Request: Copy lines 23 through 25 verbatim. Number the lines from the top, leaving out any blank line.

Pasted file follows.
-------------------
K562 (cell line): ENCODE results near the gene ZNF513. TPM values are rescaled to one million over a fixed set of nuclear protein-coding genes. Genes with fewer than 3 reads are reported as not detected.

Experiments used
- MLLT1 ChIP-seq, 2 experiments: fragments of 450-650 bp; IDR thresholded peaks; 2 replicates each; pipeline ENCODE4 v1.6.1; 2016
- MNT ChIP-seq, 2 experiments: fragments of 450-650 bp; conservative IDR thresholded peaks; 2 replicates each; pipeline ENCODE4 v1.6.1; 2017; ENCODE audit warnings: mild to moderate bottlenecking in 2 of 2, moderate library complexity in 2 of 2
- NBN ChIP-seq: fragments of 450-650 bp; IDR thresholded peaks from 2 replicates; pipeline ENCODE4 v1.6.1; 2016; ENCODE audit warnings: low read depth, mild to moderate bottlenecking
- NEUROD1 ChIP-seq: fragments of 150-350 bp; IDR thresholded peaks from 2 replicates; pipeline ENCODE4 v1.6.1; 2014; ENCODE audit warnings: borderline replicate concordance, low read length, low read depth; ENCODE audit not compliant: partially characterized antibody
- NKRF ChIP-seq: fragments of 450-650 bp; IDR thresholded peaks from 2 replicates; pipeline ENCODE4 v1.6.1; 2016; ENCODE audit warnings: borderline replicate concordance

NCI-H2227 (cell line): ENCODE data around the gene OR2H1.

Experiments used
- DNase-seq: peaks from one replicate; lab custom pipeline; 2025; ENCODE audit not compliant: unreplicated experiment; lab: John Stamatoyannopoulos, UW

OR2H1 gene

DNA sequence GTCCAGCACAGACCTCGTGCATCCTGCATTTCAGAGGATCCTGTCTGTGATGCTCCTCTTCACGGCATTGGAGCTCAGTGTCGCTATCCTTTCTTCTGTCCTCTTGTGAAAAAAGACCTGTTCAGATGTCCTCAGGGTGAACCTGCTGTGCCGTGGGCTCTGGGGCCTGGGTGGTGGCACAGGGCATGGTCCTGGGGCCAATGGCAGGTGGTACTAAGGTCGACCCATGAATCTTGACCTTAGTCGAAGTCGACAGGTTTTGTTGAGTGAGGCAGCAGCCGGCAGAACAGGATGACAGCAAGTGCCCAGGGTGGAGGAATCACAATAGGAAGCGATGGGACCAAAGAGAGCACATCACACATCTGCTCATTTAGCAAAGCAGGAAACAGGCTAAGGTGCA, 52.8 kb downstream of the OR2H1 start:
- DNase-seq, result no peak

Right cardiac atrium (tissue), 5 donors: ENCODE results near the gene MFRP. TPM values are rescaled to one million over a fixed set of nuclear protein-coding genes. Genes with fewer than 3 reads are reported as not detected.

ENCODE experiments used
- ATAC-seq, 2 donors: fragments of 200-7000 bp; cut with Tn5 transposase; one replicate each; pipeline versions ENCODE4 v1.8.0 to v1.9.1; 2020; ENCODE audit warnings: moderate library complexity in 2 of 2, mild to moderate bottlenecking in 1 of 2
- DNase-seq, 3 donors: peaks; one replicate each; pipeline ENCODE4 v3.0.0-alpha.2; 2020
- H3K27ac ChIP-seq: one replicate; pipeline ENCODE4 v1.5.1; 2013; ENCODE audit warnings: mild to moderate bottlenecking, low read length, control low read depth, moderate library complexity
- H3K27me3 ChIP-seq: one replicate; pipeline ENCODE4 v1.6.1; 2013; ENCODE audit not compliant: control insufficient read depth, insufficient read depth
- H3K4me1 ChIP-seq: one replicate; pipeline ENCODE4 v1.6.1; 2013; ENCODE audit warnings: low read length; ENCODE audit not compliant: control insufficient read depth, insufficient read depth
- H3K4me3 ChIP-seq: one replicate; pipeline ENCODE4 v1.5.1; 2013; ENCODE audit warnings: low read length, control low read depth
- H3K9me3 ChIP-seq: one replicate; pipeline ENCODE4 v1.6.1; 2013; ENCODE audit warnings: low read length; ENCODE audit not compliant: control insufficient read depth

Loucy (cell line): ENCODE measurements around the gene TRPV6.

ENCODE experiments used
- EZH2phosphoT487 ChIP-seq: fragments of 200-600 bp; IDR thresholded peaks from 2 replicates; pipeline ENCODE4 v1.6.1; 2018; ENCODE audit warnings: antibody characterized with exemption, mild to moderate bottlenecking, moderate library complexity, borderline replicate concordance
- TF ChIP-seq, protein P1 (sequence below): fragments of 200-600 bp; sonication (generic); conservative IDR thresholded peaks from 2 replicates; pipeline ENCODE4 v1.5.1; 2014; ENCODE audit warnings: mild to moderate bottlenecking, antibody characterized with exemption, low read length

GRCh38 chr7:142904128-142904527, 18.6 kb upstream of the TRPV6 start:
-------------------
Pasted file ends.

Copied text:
Loucy (cell line): ENCODE measurements around the gene TRPV6.

ENCODE experiments used
- EZH2phosphoT487 ChIP-seq: fragments of 200-600 bp; IDR thresholded peaks from 2 replicates; pipeline ENCODE4 v1.6.1; 2018; ENCODE audit warnings: antibody characterized with exemption, mild to moderate bottlenecking, moderate library complexity, borderline replicate concordance